A May 2010 Defense Department fact sheet accompanying the then-new release of information said such transparency is “important to nonproliferation efforts, and to pursuing follow-on reductions” to the New Strategic Arms Reduction Treaty. Since then, France and the United Kingdom have increased their own stockpile transparency, although they have not yet disclosed the entire history of their inventories.—SHERVIN TAHERAN

U.S. Reverses Nuclear Stockpile Transparency

Congress Seeks Decision on Missile Defense Site

 

House Democrats and Republicans continue to press the Defense Department to designate a preferred location for a third long-range ballistic missile defense interceptor site.

Acting Secretary of Defense Patrick Shanahan testifies to Congress in March. He has not announced where the Pentagon would like to build a third missile defense site in the United States. (Photo: Drew Angerer/Getty Images)Acting Defense Secretary Patrick Shanahan told Rep. Tim Ryan (D-Ohio) at a House Appropriations Committee hearing on May 1 that a decision on a preferred site had been made and that he would share the result with Congress later that day. Shanahan has yet to announce a decision.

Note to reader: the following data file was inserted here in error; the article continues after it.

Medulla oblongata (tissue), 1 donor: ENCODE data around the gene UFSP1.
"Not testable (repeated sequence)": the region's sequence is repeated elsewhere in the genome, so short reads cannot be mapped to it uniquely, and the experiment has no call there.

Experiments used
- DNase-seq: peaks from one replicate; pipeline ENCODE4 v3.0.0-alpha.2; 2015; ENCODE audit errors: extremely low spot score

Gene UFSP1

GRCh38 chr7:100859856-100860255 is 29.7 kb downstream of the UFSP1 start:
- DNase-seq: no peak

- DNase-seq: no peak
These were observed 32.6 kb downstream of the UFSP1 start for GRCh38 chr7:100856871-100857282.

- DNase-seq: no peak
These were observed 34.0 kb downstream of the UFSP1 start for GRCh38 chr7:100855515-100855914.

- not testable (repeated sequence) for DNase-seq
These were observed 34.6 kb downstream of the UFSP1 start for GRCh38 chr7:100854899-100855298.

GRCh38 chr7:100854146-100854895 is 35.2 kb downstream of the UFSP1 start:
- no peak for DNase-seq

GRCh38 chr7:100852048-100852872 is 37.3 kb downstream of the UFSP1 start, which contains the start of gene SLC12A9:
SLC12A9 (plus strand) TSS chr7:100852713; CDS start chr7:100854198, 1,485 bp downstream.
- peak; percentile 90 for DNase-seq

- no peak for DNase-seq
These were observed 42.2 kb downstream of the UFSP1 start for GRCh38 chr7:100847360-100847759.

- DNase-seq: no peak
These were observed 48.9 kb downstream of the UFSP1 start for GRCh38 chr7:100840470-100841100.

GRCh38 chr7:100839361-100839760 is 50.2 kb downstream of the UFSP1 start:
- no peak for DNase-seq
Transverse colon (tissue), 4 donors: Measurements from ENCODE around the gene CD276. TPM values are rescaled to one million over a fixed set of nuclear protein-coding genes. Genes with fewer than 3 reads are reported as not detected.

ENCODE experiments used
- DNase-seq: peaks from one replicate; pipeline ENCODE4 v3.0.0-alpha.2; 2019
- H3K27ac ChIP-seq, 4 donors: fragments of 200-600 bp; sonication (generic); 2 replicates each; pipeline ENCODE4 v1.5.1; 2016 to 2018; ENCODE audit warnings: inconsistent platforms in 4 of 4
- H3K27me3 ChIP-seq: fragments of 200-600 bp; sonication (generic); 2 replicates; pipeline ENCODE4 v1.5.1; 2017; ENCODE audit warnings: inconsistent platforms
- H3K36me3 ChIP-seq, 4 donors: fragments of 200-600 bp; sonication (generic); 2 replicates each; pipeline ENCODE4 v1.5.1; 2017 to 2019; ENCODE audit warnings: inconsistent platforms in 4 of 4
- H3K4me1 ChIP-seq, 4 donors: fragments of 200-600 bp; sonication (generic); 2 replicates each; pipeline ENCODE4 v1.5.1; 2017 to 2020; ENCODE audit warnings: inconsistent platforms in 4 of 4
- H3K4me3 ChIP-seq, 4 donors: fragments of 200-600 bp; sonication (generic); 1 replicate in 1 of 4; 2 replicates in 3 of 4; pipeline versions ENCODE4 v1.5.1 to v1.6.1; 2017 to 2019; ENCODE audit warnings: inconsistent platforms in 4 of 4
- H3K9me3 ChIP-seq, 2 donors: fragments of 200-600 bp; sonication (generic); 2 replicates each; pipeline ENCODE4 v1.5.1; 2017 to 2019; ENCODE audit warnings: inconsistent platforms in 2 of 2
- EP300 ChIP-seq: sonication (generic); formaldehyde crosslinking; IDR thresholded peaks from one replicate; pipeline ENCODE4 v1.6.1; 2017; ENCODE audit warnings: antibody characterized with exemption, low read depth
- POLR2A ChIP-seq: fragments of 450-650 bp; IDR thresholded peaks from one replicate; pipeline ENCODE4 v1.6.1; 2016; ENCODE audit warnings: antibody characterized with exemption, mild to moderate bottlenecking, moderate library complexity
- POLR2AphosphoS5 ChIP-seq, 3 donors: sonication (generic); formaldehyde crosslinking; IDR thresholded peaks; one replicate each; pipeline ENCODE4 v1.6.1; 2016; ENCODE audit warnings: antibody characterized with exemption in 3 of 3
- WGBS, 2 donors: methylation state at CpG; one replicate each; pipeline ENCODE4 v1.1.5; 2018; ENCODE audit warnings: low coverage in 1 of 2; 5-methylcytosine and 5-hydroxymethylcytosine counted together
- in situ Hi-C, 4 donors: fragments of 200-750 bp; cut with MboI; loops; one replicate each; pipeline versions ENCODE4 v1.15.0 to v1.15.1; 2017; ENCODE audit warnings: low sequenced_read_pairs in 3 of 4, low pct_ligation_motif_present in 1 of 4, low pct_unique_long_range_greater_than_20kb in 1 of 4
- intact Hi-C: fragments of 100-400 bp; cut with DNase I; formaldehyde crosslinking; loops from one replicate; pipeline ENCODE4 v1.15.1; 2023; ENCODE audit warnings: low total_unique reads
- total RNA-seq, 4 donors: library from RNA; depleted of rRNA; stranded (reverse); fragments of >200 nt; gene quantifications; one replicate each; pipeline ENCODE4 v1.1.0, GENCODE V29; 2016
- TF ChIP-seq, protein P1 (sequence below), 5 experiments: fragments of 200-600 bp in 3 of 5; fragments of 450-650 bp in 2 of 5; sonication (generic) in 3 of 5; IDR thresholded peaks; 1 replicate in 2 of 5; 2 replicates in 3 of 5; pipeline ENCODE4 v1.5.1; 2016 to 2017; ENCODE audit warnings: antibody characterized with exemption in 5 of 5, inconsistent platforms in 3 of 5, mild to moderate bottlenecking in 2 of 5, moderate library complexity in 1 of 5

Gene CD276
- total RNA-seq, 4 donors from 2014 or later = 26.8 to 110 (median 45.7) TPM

Rep. Elise Stefanik (R-N.Y.) has similarly pressed the Pentagon to make a final designation.

The current system to protect the U.S. homeland against a limited long-range missile attack, known as the Ground-Based Midcourse Defense (GMD) system, consists of interceptor sites in Alaska and California.

In the fiscal year 2013 National Defense Authorization Act, Congress required the Defense Department to conduct a study to evaluate at least three possible new long-range interceptor sites that could augment the GMD system, including at least two on the East Coast.

The Defense Department announced in 2016 that it had completed a draft environmental impact statement of three possible locations: Fort Drum in New York, Camp Garfield Joint Training Center in Ohio, and Fort Custer Training Center in Michigan.

Fort Drum is located in Stefanik’s congressional district while Ryan represents Camp Garfield.

The fiscal year 2016 and 2018 defense authorization bills directed the Pentagon to designate a preferred location for a third site. Nevertheless, the Trump administration’s “2019 Missile Defense Review” report, published in January, said that no decision has been made to deploy a third GMD site and that the location for a potential site “will be informed by multiple pertinent factors at the time.” (See ACT, March 2019.)